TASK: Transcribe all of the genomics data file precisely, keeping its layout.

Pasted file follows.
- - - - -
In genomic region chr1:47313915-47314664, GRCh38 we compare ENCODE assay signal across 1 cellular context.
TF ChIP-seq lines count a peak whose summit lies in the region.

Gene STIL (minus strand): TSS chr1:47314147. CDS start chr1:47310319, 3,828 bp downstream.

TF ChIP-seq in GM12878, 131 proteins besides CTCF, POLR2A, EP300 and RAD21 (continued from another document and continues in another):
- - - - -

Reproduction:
In genomic region chr1:47313915-47314664, GRCh38 we compare ENCODE assay signal across 1 cellular context.
TF ChIP-seq lines count a peak whose summit lies in the region.

Gene STIL (minus strand): TSS chr1:47314147. CDS start chr1:47310319, 3,828 bp downstream.

TF ChIP-seq in GM12878, 131 proteins besides CTCF, POLR2A, EP300 and RAD21 (continued from another document and continues in another):